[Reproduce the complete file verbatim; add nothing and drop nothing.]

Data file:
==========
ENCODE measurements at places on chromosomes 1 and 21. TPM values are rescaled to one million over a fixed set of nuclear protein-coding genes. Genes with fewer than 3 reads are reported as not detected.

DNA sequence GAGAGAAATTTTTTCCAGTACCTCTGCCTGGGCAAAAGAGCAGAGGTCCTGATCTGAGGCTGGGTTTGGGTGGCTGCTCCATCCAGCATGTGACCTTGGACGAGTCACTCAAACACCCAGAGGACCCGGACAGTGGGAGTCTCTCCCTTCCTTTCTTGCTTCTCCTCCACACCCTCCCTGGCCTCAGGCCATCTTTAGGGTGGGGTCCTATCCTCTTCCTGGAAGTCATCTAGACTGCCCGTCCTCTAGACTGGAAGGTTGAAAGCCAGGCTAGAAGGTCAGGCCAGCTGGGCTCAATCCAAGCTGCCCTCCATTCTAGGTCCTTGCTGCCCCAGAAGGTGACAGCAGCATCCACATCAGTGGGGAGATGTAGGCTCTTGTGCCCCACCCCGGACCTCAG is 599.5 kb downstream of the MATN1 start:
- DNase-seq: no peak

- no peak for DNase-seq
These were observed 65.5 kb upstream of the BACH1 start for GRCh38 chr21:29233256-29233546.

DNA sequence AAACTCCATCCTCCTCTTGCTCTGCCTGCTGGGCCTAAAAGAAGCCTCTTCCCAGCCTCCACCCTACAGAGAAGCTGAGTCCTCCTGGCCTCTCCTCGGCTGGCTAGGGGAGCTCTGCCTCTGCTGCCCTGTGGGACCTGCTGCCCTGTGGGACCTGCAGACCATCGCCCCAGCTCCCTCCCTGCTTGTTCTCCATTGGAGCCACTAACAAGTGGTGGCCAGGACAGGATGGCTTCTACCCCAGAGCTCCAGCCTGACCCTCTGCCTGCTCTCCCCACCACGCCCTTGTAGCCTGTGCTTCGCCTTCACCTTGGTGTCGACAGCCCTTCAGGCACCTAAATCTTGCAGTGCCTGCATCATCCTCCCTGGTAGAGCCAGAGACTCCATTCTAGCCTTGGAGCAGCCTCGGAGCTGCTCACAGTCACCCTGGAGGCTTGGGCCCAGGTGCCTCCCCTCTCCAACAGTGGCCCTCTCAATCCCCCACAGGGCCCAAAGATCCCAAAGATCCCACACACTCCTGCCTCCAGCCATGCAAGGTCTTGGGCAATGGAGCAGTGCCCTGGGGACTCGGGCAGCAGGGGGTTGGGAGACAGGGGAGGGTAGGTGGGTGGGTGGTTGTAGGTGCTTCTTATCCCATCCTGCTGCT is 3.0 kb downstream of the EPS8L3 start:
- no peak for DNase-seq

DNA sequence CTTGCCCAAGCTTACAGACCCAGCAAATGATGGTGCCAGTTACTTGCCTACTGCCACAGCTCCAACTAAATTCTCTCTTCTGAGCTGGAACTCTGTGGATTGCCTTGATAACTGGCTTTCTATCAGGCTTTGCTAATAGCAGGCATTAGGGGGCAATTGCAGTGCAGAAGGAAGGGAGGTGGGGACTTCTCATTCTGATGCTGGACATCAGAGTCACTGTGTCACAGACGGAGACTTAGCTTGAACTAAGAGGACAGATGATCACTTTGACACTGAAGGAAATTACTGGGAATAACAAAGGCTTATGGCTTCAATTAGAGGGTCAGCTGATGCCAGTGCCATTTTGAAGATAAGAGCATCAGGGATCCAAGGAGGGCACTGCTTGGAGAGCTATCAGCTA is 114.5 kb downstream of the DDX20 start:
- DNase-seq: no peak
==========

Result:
ENCODE measurements at places on chromosomes 1 and 21. TPM values are rescaled to one million over a fixed set of nuclear protein-coding genes. Genes with fewer than 3 reads are reported as not detected.

DNA sequence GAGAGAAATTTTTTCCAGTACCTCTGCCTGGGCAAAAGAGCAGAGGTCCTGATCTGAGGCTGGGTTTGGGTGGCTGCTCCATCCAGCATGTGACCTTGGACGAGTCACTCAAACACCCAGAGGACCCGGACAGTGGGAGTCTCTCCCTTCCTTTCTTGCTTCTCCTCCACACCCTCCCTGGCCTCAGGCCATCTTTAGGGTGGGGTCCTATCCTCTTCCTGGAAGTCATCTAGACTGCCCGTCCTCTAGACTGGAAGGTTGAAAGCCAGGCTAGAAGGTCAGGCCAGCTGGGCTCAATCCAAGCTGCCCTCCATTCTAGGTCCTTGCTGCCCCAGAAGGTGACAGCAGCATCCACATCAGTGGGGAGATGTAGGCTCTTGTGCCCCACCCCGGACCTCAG is 599.5 kb downstream of the MATN1 start:
- DNase-seq: no peak

- no peak for DNase-seq
These were observed 65.5 kb upstream of the BACH1 start for GRCh38 chr21:29233256-29233546.

DNA sequence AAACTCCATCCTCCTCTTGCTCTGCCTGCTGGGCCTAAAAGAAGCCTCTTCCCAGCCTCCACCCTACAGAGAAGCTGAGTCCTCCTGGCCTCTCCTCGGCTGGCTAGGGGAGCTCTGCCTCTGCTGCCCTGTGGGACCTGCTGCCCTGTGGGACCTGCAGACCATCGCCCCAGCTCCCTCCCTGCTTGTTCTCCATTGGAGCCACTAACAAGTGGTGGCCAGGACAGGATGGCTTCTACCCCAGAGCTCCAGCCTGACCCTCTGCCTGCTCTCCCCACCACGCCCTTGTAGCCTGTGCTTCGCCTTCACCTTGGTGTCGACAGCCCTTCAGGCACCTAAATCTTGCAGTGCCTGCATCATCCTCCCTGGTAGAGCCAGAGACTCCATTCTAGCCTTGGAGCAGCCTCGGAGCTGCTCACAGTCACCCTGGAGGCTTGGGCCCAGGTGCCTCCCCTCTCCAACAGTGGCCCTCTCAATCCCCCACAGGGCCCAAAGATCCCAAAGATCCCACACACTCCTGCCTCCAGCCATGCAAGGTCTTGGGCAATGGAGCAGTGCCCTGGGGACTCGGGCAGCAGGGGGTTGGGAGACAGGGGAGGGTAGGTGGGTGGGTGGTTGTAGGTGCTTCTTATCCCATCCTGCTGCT is 3.0 kb downstream of the EPS8L3 start:
- no peak for DNase-seq

DNA sequence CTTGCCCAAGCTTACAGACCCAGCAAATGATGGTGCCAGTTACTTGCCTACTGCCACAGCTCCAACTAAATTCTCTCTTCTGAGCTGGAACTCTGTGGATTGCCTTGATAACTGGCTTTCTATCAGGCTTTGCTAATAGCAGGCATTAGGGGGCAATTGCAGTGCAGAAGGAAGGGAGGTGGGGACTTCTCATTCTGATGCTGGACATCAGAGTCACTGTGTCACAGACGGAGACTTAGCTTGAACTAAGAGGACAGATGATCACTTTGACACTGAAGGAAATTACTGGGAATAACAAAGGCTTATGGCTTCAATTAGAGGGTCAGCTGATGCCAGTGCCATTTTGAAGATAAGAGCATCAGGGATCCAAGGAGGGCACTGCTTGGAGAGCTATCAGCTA is 114.5 kb downstream of the DDX20 start:
- DNase-seq: no peak